Former children’s minister Tim Loughton has described the government’s handling of the same-sex marriage law for England and Wales as “rather crass and clumsily” executed.

Mr Loughton was among 128 Conservative MPs to vote against the Marriage (Same Sex Couples) Act at third reading in May.  

On Monday, he told the BBC’s World at One: “Most of us were really annoyed by the way it happened. It wasn’t in the manifestos and all of a sudden it became a very urgent issue, where as other things to do with family like the married transferable tax allowance apparently weren’t as urgent.

“So almost the mechanics of the way the gay marriage issue was handled became a bigger issue than whether you support gay marriage or not. The timing just seemed altogether rather crass and clumsily handled.”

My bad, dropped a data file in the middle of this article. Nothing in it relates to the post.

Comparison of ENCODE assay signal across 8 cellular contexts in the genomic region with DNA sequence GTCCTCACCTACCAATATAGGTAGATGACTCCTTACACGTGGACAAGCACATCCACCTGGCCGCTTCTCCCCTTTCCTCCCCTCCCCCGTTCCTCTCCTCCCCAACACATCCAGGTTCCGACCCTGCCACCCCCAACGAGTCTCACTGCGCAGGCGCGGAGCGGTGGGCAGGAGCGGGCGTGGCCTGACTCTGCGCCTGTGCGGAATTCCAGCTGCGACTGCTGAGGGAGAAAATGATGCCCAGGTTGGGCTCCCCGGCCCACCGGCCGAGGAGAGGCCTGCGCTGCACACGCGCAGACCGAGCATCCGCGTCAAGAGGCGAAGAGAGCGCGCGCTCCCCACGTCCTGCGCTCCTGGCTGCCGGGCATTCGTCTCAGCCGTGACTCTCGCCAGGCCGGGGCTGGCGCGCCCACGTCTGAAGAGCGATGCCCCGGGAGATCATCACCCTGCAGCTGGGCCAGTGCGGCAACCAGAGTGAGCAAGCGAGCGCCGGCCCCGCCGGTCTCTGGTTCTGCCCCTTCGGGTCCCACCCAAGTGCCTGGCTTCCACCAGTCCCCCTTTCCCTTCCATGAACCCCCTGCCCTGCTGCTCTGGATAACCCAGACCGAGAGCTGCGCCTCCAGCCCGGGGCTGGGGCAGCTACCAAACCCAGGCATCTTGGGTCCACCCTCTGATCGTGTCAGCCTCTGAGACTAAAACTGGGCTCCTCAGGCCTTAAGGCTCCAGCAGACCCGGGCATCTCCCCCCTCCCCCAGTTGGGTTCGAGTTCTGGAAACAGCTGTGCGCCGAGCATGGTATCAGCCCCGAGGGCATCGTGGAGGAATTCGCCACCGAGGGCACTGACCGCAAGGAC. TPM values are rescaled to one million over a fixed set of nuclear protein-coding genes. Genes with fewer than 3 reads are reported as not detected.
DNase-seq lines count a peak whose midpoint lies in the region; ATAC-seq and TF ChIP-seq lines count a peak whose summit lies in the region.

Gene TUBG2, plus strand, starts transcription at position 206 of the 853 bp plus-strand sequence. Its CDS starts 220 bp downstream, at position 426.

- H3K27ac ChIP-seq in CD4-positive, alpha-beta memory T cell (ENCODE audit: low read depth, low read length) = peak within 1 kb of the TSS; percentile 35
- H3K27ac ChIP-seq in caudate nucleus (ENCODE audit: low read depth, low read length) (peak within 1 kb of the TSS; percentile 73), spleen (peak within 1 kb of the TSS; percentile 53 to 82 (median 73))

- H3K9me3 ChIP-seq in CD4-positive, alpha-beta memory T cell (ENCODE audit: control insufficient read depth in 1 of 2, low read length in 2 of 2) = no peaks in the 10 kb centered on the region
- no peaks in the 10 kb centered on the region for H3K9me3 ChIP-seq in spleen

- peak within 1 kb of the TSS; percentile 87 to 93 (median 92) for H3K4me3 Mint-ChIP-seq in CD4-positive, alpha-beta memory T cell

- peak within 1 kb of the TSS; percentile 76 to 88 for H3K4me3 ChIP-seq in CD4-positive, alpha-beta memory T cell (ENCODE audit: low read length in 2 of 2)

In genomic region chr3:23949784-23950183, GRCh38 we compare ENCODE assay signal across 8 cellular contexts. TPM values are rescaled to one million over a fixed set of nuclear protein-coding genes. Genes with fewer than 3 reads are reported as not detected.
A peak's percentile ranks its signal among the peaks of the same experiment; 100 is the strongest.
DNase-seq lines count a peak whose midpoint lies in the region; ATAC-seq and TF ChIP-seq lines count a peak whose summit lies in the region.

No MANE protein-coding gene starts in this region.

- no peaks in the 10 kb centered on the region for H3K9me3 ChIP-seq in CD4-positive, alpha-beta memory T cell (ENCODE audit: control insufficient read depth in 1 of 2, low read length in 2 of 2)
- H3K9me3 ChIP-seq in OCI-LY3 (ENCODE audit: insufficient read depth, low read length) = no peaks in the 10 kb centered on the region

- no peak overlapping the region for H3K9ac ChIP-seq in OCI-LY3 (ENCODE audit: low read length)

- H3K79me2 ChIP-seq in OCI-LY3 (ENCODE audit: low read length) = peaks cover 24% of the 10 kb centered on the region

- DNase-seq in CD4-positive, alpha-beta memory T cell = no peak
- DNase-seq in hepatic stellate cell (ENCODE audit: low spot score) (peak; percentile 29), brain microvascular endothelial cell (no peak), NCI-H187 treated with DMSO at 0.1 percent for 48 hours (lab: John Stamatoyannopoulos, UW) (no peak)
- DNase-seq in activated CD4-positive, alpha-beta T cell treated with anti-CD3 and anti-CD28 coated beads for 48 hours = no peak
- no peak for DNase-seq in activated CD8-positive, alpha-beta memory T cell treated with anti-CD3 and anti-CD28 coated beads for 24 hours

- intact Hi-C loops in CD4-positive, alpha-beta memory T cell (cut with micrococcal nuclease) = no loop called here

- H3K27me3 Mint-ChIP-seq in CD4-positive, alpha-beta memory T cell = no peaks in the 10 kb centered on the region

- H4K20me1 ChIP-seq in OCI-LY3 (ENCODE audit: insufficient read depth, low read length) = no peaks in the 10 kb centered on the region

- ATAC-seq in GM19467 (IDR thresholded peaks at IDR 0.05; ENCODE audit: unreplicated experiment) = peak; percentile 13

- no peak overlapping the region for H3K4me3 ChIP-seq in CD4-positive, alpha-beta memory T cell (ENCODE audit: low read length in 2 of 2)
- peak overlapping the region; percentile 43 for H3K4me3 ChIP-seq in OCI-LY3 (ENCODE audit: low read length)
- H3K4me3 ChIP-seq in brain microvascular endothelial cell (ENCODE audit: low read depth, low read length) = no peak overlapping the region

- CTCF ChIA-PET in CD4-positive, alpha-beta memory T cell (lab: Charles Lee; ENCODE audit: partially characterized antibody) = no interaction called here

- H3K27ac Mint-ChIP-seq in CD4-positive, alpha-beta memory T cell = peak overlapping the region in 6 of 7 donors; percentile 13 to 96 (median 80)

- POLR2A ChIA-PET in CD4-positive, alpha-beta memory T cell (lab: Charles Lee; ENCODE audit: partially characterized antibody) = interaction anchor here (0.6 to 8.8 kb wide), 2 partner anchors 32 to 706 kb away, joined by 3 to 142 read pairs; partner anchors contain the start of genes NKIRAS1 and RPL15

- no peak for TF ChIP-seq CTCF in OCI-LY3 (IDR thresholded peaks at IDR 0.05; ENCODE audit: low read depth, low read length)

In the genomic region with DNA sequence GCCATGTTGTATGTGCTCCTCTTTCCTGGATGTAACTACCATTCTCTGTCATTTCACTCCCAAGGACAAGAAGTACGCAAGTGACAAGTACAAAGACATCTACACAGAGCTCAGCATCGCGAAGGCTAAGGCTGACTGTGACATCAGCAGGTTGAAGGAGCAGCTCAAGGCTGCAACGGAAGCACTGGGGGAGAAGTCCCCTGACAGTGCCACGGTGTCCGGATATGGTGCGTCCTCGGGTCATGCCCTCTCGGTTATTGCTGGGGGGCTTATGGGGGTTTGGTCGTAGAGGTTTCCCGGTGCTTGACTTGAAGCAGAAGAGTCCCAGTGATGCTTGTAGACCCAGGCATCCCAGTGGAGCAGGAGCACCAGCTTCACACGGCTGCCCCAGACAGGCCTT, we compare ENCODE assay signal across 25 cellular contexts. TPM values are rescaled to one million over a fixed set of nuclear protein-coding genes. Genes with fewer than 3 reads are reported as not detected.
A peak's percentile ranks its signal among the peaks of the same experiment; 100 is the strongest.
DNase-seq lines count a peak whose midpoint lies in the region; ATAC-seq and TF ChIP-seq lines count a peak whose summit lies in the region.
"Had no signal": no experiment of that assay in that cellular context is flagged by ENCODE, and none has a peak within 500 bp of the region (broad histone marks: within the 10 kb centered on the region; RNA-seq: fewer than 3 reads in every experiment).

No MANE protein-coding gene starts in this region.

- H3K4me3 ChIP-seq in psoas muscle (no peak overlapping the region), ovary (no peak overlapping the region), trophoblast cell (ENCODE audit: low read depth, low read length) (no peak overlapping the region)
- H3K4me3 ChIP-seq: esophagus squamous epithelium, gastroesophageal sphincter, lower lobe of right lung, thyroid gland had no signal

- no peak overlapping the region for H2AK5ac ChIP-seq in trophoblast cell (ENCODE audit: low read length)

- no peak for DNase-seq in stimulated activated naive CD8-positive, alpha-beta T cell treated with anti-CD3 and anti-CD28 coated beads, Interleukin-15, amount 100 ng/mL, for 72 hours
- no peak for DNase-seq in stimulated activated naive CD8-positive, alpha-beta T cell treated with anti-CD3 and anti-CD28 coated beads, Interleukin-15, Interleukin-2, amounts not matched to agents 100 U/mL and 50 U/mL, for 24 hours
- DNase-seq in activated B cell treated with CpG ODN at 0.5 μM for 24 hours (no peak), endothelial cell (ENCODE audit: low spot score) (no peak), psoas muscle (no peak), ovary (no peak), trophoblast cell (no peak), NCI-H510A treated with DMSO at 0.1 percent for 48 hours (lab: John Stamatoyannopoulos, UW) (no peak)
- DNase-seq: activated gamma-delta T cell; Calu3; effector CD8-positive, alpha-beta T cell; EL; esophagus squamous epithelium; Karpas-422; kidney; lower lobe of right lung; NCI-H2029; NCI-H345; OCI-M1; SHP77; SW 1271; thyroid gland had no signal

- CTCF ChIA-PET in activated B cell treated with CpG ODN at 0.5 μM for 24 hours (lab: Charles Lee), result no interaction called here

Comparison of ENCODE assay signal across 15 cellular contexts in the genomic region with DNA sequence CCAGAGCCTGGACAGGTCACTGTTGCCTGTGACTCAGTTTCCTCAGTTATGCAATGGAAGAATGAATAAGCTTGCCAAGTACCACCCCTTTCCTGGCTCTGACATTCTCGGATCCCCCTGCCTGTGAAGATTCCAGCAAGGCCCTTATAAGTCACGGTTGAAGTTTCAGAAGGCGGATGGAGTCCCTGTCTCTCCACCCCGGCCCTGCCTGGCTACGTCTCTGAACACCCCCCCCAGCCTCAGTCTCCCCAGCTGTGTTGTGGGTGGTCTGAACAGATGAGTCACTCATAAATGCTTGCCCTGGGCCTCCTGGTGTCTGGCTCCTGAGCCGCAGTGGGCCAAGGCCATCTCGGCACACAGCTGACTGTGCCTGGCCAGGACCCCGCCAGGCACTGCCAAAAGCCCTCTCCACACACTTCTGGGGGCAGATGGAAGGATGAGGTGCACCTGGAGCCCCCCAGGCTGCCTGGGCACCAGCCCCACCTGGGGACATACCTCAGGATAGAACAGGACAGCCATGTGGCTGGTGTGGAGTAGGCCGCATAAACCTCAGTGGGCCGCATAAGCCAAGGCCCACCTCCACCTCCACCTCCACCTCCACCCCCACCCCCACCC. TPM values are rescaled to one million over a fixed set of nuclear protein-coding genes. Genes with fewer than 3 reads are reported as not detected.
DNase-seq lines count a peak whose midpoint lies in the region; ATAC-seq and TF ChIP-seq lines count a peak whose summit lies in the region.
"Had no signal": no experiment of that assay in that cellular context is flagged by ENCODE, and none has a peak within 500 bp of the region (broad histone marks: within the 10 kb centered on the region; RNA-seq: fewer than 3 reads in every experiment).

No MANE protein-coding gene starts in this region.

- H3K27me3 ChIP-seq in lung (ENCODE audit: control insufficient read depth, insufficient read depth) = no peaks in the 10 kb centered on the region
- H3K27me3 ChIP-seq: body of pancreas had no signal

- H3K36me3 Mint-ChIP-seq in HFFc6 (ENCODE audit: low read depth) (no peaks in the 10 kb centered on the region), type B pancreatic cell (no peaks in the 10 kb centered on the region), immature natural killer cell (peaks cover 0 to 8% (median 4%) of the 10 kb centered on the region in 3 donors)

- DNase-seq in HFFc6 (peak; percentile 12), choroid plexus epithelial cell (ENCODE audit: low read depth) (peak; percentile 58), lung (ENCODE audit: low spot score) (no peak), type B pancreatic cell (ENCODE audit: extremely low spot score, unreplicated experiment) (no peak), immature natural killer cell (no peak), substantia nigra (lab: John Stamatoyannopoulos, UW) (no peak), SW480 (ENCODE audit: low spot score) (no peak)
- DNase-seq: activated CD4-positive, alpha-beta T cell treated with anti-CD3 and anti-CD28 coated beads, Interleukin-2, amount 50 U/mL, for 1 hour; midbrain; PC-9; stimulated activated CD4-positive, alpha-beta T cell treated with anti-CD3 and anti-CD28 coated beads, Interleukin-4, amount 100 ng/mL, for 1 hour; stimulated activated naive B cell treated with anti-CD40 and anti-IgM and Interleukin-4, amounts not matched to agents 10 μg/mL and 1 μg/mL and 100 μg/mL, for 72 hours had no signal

In January 2013, Mr Loughton, who represents the constituency of East Worthing and Shoreham, West Sussex, defended his opposition to equal marriage by saying: “I have also heard from a number of gay people telling me: ‘We don’t need this. We don’t want to go and get married’.”

In November 2012, Mr Loughton described the Church of England’s marriage service as “a gift of God in creation through which husband and wife may know the grace of God”.

Mr Loughton was accused by Liberal Democrat MP and International Development Minister Lynne Featherstone of trying to derail the legislation in May.

He had unsuccessfully pushed for civil partnerships to be an option for heterosexual couples in an amendment to the Marriage (Same Sex Couples) Act.

Many in Westminster feared the amendment was an attempt to “wreck” the act because it could have delayed its passage beyond the 2015 general election.

Following cross-party agreement on 21 May, the government announced it would make a final decision on the future of civil partnerships by the winter of 2014.